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The Jobs and Tax Act of 2017 and You: A Checklist

Jul 13, 2018 7:00:00 AM / by Melissa A. McCallop

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The Jobs and Tax Act of 2017 is likely the most comprehensive tax legislation in 30 years.1  All taxpayers will likely feel ramifications of this legislation.  However, there is still quite a bit of uncertainty in its application.  There will be plenty of Attorneys and CPAs that opine on how the Jobs and Tax Act will be interpreted and applied.  While some states have already enacted legislation that would allow taxpayers to circumvent some of the harsher limitations, the Journal of Accountancy, recently published an article stating that the IRS plans on issuing regulations in response to these new and proposed regulations.2  We have yet to see how it will all shake out in the wash.  The air of uncertainty will likely clear in the next couple of years as the IRS tries to enforce and apply the new regulation.  This will either lead to additional guidance and/or changes to the regulations, once the IRS begins to process returns for Tax Years 2018 and 2019.  

Thus, this legislation provides a wealth of opportunity for the tax attorney whose talent lies in the numbers.  Tax planning is necessary to ensure taxpayers are paying the right-share.  The right share is the amount of tax the taxpayer should pay based on how the IRS applies exclusions, credits, and deductions available for a specifically defined taxpayer.  The big-ticket item in the new tax law for contract attorneys is the Qualified Business Income Deduction. However, understanding a few key concepts will help taxpayers understand how it applies to his/her specific situation.

What does this mean for the world of contract attorneys?  Here are three important concepts every contract attorney should be aware of:

  • Definition of the Taxpayer.  Understanding how the taxpayer is defined, allows the tax planner and/or tax preparer to apply the appropriate rules and regulations to support the right share tax, including the Qualified Business Deduction for pass-through entities.  Do you know how you should be properly defined? Are you a disregarded entity, a S-Corporation, a Sole Proprietorship, or a Partner in a Partnership?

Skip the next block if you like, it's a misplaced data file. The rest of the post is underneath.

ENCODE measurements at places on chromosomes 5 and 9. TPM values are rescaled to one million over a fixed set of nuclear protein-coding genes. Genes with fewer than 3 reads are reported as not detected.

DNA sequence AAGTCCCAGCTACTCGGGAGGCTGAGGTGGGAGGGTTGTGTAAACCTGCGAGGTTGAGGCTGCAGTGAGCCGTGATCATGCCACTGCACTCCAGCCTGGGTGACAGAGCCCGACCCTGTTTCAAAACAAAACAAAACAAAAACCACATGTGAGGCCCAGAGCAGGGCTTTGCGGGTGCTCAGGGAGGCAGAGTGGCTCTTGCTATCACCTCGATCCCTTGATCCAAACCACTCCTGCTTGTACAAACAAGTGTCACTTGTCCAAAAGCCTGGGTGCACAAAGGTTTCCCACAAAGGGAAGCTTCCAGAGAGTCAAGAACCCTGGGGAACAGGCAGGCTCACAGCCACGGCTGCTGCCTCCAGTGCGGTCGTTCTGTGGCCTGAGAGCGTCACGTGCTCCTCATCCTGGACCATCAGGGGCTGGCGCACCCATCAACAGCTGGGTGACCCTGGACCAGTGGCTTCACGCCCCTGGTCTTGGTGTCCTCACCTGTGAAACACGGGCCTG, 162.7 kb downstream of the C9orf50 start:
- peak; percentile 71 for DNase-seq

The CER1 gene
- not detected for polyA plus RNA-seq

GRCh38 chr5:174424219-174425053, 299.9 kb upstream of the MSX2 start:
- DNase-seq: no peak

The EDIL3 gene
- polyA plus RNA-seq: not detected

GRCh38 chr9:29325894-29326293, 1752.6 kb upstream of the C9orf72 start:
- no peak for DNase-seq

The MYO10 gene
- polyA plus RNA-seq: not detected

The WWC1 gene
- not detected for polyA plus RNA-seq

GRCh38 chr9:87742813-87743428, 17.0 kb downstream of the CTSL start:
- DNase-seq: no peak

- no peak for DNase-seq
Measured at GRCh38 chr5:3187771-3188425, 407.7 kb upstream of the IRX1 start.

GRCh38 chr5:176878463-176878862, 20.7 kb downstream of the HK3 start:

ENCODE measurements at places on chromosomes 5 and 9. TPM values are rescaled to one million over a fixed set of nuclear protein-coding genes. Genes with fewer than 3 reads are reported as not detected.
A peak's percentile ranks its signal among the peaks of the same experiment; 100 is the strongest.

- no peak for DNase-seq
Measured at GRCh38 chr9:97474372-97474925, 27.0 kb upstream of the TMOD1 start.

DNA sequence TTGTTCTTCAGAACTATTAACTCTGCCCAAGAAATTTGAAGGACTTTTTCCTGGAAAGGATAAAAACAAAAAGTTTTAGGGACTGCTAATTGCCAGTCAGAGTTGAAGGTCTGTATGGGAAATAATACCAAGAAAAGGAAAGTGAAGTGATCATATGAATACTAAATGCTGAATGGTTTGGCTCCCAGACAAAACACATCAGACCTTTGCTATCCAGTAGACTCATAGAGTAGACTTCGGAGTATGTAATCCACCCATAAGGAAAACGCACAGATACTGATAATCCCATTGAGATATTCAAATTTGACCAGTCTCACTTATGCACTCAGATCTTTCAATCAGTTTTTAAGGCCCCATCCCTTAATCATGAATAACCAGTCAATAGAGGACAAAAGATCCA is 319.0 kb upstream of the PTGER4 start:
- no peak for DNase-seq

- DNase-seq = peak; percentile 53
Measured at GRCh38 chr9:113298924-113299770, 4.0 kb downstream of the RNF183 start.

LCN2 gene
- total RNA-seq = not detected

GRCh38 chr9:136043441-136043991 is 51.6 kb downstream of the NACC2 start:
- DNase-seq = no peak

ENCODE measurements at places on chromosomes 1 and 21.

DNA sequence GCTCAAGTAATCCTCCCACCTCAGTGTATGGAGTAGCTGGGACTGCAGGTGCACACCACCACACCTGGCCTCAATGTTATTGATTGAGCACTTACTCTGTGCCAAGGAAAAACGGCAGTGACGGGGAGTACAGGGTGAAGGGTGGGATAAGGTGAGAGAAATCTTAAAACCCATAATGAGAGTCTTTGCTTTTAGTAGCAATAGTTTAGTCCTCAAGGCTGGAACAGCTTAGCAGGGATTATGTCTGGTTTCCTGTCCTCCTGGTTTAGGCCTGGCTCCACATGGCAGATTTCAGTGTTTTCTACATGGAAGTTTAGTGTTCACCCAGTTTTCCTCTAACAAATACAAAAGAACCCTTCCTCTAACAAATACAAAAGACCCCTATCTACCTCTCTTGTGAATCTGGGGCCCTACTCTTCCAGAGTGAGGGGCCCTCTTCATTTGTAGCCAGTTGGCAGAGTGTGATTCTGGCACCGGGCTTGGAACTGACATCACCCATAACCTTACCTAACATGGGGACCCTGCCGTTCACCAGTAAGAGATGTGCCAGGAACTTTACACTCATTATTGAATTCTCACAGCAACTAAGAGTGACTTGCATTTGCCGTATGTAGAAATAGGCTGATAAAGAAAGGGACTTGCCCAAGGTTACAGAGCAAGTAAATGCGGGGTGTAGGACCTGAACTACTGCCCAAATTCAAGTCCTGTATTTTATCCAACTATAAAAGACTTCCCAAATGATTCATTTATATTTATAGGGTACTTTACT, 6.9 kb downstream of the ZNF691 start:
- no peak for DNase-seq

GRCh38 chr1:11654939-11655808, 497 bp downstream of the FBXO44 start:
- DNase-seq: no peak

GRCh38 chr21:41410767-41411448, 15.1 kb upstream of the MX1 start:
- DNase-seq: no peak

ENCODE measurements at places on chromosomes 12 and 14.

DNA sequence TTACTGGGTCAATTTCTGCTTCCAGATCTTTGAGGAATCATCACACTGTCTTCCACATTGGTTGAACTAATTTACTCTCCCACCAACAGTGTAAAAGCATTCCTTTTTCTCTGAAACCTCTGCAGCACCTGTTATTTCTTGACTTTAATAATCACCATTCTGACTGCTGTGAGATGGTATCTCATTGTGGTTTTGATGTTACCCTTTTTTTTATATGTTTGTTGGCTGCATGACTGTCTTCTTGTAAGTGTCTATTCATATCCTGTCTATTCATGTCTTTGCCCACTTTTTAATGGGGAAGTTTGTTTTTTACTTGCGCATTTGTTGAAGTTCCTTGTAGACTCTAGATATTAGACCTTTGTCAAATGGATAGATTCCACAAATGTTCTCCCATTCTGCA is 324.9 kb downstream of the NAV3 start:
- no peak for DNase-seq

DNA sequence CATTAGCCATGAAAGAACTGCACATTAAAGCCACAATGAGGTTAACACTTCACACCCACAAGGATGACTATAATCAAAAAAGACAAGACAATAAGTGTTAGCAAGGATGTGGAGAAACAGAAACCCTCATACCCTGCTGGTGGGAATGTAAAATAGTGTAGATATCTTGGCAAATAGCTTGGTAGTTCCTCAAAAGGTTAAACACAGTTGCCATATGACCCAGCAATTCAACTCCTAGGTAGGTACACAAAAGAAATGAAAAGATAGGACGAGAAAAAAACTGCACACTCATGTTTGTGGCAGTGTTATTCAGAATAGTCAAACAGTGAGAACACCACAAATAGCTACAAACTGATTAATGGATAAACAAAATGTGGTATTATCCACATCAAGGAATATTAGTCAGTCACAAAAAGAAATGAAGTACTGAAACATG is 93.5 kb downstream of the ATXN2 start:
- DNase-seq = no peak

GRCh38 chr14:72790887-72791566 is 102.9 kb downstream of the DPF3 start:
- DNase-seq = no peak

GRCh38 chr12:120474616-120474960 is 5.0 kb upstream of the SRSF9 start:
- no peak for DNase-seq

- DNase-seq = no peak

• Reported Earnings.  Understanding how your earnings are reported to the IRS can actually help you narrow which definition of a taxpayer you fit in to, as well as, provide additional options for deductions and exclusions.  
  • Know Your Contract Terms.  It is always appropriate to understand the terms of an agreement and their impact on income and expenses from a tax perspective.  In the tax world, a contract can define how profits and losses are shared or how expenses will be allocated. For some taxpayers, specific terms must be included in the operating agreement in order to apply certain tax benefits.  A contract can also specify the total income the parties can potentially earn.

How do these concepts affect you specifically?  Here is a checklist of ten questions that will help identify how the Jobs and Tax Act of 2017 may affect you as a contract attorney:

  1. Have you established an entity through which to allocate your income?
  2. Are you defined as a pass-through entity for tax purposes?
  3. Is the trade or business defined as a Specified Service Trade or Business?  I will give you a freebie: all practicing attorneys are defined as a Specified Trade or Business.  However, this definition may not apply depending on how your income is being reported to the IRS.
  4. Will your total household taxable income be more than $157,500 ($315,000 if married filing jointly)?
  5. Will your total household taxable income be more than $207,500 ($415,000 if married filing jointly)?
  6. Do you have passive income?
  7. Do you have capital gains or dividend income?
  8. Is your income reported on a 1099 or W-2?
  9. Do you receive Guaranteed Payments?
    1. If so, how does the contract define Guaranteed Payments?
  10. Does your contract allow for accelerating or deferring income/expenses?

If you can answer three or more of the questions above in the affirmative, you should speak with your tax professional to  ensure you are setup to maximize the tax benefits of the Qualified Business Income Deduction or you can connect with me via LinkedIn www.linkedin.com/in.mccalloplaw.

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  1. Graves, Rick E. and Dembowiak, Brandon.  Panel on New and Pending Federal Tax Legislation. 17th Annual North Carolina/South Carolina/Georgia Tax Section Workshop.  May 27, 2018.
  2. Schreiber, Sally P. Journal of Accountancy.  May 23, 2018, retrieved June 8, 2018, https://www.journalofaccountancy.com/news/2018/may/irs-rules-payments-in-lieu-of-state-local-taxes-201819049.html Con

Topics: For Contract Attorneys

Melissa A. McCallop

Written by Melissa A. McCallop

Solo Practitioner at McCallop, Pllc. I received my BA from Wichita State University, my MBA from Mid-America Nazarene University, and my JD from Ohio Northern University. I have over 21 years of experience in the tax arena. Now I have the opportunity to add my legal training in create prolific tax strategies for individuals and pass-through entities by thoroughly evaluating a business’s financials, processes, and future plans.